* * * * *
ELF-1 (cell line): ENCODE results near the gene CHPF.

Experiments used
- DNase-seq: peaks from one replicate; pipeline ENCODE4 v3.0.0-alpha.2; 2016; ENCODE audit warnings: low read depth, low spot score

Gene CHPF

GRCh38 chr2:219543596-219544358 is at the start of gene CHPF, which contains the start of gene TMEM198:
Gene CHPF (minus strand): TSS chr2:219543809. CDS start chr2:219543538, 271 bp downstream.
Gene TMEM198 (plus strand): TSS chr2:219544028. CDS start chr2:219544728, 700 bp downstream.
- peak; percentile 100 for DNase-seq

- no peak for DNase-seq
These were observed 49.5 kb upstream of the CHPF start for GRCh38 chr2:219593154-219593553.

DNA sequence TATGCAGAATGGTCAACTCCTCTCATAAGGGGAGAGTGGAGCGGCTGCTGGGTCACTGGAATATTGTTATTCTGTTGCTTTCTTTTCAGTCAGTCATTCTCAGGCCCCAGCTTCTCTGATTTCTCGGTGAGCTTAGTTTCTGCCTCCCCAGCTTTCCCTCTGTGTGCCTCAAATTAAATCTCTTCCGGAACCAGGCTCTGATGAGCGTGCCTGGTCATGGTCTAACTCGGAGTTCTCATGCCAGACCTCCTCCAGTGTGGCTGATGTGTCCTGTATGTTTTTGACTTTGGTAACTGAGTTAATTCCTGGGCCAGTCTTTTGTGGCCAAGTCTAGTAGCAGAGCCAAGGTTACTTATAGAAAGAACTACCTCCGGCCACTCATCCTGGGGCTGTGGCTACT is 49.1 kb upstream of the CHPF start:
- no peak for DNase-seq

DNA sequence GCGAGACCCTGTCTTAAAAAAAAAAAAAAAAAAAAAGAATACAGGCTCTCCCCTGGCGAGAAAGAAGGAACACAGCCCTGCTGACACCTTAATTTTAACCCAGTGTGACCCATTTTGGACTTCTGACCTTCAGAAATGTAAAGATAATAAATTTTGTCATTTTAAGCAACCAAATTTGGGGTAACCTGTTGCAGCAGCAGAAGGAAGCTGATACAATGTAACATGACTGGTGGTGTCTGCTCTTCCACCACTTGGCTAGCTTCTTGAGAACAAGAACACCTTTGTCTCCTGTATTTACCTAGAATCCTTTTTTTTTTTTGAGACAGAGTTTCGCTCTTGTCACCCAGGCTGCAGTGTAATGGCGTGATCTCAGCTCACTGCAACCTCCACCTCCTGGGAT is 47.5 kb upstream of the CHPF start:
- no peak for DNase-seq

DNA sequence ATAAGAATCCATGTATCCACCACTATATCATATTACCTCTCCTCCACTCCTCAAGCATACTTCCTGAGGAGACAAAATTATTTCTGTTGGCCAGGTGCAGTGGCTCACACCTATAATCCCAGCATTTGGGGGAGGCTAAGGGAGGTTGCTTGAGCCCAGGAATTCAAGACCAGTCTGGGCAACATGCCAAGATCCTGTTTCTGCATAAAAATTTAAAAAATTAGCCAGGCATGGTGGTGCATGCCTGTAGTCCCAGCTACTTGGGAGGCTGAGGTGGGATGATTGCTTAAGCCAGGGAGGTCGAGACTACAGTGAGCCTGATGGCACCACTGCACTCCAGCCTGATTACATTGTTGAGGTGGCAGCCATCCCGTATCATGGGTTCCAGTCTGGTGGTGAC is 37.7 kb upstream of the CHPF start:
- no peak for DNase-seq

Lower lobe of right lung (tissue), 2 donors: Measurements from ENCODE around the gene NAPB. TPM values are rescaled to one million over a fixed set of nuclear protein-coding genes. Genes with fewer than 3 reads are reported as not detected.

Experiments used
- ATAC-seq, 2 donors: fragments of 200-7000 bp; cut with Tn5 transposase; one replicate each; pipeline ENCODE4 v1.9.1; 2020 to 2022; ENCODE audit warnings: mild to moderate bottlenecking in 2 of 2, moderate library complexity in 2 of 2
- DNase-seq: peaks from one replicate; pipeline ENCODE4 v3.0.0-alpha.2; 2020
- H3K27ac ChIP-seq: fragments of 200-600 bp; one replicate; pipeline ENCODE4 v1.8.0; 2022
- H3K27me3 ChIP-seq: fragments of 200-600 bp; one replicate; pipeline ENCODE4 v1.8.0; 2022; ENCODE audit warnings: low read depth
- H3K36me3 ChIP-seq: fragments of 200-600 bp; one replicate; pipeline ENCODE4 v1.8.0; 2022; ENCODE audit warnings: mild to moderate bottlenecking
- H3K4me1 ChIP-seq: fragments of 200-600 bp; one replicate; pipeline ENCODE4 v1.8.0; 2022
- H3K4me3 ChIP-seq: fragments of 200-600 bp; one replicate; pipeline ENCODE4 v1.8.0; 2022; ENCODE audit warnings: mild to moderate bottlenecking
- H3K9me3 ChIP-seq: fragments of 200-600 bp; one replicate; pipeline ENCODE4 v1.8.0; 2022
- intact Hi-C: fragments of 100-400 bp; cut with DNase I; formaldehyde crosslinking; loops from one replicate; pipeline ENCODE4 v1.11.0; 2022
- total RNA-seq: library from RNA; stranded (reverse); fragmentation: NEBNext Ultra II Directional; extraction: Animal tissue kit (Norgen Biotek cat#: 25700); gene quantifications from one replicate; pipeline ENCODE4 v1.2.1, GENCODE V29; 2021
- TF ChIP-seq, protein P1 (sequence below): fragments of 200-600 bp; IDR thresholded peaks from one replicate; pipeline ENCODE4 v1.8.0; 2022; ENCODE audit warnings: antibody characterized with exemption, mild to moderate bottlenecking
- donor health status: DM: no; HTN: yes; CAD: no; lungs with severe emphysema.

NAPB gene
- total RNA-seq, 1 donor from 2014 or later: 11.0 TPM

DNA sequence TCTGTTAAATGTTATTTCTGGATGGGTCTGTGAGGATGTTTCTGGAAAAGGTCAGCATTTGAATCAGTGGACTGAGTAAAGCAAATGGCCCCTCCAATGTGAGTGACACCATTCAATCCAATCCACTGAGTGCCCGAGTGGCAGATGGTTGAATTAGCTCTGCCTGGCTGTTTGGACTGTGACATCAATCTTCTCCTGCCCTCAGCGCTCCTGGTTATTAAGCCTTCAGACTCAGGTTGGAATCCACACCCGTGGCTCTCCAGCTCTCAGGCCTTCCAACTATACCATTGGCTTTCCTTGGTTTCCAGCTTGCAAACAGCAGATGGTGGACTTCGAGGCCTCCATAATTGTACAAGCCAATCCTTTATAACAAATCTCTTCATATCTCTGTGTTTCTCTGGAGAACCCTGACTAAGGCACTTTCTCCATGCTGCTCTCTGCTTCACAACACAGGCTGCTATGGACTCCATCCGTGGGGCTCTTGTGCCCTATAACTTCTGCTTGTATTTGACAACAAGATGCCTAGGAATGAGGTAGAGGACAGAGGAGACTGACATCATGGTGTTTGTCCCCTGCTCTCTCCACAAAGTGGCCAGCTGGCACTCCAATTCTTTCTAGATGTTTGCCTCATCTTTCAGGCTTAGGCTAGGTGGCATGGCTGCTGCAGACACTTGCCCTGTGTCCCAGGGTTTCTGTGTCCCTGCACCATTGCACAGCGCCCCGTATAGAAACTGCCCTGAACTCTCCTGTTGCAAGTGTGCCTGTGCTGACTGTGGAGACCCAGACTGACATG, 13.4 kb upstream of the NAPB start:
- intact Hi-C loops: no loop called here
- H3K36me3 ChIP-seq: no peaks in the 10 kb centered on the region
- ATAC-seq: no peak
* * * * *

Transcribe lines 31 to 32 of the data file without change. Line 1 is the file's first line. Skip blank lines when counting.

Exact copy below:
NAPB gene
- total RNA-seq, 1 donor from 2014 or later: 11.0 TPM